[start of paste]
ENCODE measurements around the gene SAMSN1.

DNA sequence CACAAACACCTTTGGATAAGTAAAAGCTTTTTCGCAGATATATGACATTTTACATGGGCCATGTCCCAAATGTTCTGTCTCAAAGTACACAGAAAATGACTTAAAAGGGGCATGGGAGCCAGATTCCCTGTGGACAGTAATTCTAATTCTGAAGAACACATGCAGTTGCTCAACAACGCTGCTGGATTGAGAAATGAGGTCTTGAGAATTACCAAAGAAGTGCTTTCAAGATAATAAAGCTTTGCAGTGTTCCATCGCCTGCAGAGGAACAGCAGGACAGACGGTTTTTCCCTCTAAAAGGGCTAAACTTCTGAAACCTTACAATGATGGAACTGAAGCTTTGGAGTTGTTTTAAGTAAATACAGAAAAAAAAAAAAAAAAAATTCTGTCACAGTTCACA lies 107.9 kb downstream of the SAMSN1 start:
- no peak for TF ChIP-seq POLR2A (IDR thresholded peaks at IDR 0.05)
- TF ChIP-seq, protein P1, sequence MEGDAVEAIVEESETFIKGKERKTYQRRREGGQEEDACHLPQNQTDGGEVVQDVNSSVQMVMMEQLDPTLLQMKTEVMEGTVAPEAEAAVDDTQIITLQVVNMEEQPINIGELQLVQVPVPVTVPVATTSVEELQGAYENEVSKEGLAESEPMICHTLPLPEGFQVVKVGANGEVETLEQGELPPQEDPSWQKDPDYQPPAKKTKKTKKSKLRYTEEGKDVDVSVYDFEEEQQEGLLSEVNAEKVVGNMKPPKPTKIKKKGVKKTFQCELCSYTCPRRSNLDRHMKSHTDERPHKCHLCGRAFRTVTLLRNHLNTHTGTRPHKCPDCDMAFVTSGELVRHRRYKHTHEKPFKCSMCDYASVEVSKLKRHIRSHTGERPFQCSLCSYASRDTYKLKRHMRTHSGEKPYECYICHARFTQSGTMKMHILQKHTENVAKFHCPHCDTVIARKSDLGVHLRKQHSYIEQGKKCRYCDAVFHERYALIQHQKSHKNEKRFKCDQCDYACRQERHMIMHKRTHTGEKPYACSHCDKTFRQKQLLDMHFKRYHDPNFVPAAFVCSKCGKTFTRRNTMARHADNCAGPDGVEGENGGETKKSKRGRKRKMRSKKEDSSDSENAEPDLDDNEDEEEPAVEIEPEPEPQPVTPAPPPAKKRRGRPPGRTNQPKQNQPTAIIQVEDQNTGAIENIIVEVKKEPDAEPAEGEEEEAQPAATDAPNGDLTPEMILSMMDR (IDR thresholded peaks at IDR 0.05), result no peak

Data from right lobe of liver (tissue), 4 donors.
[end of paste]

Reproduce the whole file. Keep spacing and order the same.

ENCODE measurements around the gene SAMSN1.

DNA sequence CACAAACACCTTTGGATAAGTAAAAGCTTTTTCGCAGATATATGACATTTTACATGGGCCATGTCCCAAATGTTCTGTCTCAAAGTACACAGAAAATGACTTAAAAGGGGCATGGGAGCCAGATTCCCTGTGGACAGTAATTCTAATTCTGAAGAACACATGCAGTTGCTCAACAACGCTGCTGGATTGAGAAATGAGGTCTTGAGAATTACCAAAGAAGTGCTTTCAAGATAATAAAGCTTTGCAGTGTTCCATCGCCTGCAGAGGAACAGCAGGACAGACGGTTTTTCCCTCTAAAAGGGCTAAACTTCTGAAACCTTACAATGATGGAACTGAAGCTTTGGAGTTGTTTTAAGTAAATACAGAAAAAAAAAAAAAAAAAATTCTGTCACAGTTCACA lies 107.9 kb downstream of the SAMSN1 start:
- no peak for TF ChIP-seq POLR2A (IDR thresholded peaks at IDR 0.05)
- TF ChIP-seq, protein P1, sequence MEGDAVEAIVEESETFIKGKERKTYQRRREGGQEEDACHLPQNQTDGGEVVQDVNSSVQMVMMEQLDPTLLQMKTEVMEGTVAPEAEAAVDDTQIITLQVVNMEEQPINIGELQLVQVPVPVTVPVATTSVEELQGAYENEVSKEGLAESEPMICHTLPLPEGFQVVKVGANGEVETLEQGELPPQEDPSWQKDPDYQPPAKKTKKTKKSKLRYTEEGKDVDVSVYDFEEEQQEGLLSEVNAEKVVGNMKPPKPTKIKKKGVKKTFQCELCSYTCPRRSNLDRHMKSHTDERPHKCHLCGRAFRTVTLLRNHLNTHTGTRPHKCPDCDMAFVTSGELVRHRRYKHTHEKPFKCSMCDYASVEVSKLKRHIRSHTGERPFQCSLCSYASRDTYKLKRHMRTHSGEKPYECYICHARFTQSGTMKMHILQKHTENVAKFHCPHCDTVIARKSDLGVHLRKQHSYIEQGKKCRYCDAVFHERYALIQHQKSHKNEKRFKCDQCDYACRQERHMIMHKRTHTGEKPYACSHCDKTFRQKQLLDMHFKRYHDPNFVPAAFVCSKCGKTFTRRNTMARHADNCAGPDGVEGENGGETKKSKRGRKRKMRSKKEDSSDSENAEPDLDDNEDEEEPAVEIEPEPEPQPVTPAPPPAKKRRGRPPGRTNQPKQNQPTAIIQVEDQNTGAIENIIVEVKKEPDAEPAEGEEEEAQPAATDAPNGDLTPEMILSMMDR (IDR thresholded peaks at IDR 0.05), result no peak

Data from right lobe of liver (tissue), 4 donors.